Dag Herbjørnsrud

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Dag Herbjørnsrud. Photo: Sebastian Dahl, 2015. Wikicommons

Dag Herbjørnsrud (born 1971) is a historian of ideas, author, a former editor-in-chief, and a founder of Center for Global and Comparative History of Ideas (Senter for global og komparativ idéhistorie, SGOKI) in Oslo. His writings have been published by Aeon, the American Philosophical Association (APA), Dialogue and Universalism, Cosmopolis, etc., and he was formerly a columnist for Al Jazeera English. Herbjørnsrud was the guest editor of a special issue of the bilingual journal Cosmopolis (Brussels), on "Decolonizing the Academy";[1][2] one of his contributors was the author and Professor Ngũgĩ wa Thiong'o.[3] He sits on the Editorial Review Board of the book series Global Epistemics at Rowman & Littlefield.[4]

In the Norwegian book "Global Knowledge" (Globalkunnskap, 2016), and in an essay on the blog of the Journal of the History of Ideas (JHI), Herbjørnsrud argues for the need of a "global history of ideas" and for the importance of the discipline global intellectual history.[5] His subsequent articles covers topics such as the Hatata of the rational Ethiopian philosopher Zera Yacob and the philosophy of Anton Wilhelm Amo from Ghana ("The African Enlightenment", 2017),[6] the women philosophers of the Global South,[7] the Battle of Vienna,[8] the philosophy of ancient Egypt,[9] and the thinking of pre-colonial Mesoamerica (Nahua/Maya),[10] in addition to the atheist/secular philosophy of India (Carvaka/Lokayata)[11] and its influence on Europe from the late 16th century.[12] Herbjørnsrud has delivered lectures on global perspectives, Eurocentrism, and decolonizing the Academy at institutions like the University of Cambridge,[13] Royal Holloway (University of London),[14] Martin Luther University Halle-Wittenberg (Germany),[15] and Berliner Festspiele.[16] In December 2021, he delivered the inaugural lecture ("Redefining the Canon") in the "Decolonizing Knowledge" series by Quantum Bio Lab (QBL) at Howard University.[17]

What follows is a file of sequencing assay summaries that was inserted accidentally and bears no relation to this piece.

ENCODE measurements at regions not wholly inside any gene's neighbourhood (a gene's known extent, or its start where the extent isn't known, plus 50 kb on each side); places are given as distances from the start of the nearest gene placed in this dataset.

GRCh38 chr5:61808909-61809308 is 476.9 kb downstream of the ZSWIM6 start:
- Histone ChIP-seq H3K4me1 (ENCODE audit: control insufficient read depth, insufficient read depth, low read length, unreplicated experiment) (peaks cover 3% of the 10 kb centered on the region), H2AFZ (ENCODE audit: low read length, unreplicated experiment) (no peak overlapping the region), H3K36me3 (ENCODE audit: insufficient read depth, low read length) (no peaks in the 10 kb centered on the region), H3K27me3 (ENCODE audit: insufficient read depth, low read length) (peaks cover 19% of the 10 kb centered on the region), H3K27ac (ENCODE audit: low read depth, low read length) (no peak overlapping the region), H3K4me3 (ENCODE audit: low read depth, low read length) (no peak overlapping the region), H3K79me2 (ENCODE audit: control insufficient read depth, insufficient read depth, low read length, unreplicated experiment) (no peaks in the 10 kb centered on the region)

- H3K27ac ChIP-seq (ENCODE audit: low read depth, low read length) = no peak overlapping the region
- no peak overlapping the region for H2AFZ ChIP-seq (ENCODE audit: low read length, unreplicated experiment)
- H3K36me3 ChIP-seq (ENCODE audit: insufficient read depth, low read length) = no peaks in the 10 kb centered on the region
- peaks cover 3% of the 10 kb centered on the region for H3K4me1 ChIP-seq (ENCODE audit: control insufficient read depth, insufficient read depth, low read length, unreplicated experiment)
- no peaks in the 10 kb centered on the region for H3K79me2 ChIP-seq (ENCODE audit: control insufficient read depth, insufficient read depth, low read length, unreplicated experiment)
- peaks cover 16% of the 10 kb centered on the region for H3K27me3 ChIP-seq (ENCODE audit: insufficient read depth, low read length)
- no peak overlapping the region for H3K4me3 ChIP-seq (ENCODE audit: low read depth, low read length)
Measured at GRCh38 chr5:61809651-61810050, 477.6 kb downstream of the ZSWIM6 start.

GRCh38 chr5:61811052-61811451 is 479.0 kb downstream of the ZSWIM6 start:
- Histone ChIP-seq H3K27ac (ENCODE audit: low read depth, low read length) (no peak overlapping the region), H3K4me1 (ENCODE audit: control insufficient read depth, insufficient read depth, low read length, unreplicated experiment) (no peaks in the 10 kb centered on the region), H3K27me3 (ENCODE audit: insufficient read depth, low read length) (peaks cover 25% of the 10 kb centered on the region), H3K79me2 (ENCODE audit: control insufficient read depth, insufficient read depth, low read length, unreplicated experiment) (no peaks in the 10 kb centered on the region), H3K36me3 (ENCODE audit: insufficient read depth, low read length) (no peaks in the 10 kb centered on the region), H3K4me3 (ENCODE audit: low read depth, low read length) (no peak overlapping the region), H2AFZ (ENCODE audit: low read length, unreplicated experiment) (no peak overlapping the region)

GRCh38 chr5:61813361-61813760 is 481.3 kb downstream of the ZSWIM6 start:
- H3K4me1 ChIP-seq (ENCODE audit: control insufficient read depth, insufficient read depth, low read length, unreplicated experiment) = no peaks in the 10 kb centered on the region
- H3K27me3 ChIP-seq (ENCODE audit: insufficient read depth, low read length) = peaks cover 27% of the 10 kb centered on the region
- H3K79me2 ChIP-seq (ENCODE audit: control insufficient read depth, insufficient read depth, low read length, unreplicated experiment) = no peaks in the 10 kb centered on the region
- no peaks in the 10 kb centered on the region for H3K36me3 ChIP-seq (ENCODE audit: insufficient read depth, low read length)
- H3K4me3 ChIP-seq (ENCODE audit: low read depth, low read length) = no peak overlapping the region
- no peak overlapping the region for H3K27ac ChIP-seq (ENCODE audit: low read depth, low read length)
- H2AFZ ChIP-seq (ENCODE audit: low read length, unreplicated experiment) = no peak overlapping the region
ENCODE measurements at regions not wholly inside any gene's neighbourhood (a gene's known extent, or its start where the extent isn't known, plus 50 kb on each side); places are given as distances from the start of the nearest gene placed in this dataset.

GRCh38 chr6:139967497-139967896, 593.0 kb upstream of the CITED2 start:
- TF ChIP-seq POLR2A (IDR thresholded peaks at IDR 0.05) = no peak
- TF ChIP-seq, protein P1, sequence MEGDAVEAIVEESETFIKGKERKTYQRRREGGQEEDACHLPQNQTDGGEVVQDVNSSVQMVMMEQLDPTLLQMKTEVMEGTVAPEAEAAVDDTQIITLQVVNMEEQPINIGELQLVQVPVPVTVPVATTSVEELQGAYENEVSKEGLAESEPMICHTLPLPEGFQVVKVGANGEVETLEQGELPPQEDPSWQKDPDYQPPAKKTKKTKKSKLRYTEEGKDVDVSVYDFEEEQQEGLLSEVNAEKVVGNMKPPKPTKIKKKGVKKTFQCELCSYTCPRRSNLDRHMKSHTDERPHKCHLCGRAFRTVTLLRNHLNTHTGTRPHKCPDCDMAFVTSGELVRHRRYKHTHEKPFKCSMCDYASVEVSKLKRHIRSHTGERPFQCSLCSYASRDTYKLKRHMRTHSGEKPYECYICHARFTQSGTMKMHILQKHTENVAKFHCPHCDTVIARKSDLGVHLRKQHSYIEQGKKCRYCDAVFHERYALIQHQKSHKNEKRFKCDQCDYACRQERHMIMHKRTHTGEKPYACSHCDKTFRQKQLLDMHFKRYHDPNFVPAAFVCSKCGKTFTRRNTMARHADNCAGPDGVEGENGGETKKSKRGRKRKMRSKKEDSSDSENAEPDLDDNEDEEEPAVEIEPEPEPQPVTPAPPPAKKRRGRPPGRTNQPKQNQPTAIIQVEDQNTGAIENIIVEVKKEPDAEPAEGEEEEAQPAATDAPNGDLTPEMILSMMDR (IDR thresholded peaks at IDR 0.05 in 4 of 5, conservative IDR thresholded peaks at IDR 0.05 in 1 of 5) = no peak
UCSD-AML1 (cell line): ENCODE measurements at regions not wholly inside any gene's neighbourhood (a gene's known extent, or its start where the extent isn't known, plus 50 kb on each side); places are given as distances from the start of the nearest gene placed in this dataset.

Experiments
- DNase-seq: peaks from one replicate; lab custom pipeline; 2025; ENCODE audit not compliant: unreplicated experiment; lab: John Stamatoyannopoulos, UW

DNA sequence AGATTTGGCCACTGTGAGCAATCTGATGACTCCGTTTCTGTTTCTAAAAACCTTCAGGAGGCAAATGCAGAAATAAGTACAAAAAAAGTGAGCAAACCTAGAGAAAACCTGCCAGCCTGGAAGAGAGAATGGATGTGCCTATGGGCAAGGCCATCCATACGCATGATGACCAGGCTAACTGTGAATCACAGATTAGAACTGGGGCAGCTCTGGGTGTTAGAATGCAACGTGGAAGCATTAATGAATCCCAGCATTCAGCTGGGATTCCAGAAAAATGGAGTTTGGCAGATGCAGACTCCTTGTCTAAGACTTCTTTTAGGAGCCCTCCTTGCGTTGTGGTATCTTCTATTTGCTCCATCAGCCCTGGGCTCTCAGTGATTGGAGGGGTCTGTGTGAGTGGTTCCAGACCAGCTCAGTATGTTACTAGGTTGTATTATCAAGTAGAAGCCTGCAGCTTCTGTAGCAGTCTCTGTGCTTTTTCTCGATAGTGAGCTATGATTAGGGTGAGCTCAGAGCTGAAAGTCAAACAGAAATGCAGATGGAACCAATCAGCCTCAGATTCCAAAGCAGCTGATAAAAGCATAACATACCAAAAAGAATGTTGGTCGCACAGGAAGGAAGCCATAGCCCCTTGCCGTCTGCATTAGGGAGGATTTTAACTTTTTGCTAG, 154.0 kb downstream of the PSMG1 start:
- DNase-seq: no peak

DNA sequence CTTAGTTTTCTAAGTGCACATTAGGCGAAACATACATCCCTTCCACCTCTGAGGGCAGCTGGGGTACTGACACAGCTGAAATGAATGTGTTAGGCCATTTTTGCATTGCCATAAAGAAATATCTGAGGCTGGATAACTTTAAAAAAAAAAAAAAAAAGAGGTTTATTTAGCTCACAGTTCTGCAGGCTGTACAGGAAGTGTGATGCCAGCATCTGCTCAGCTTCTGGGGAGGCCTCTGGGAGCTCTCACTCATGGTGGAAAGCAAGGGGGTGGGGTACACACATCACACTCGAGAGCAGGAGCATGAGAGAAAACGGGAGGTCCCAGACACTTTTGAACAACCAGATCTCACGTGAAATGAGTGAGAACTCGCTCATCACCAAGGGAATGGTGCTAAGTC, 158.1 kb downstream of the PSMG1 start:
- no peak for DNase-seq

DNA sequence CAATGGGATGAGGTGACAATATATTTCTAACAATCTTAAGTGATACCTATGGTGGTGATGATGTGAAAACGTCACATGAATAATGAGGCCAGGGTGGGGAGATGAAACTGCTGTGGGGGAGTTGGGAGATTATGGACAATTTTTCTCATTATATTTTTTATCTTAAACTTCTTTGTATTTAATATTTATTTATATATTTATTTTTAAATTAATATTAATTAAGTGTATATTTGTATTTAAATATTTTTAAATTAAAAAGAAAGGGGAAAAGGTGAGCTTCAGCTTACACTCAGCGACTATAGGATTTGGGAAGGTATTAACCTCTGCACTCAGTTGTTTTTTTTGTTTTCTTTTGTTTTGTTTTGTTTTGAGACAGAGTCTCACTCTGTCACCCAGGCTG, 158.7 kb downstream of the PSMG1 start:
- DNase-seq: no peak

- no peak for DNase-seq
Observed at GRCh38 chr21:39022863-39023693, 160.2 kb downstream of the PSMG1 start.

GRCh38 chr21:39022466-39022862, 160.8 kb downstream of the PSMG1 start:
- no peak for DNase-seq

In May 2019, the paper "Beyond decolonizing: global intellectual history and reconstruction of a comparative method" was published online by the journal Global Intellectual History. Here, Herbjørnsrud proposed a global comparative method for the discipline, based on the three concepts of "context, connection, and comparison."[18] The article became the most read article in the journal, and it is "[i]n the top 5% of all research outputs scored by Altmetric."[19] In the Winter 2021 issue of The Review of Higher Education (Johns Hopkins University Press), the Texas State University scholars Z. W. Taylor and Richard J. Reddick cited the paper, and they wrote: "As higher education has rapidly globalized in the past few decades (Altbach, 2016), institutional leaders of higher education could have their theory of intellectual reconstruction informed by Herbjørnsrud’s (2019) argument for an interconnected, global perspective of cultures, people, and their histories. (...) Extending and synthesizing the work of Crozier (1901), Dewey (1920), W.E.B. Du Bois and Gates Jr. (2010), Hann and Hart (2011) and Herbjørnsrud (2019), the following section will forward a theory of intellectual reconstruction specifically for institutional leaders of higher education and their many educational stakeholders. (...) At the center of the theory is Herbjørnsrud’s (2019) emphasis on adopting a global comparative perspective (...)"[20][21]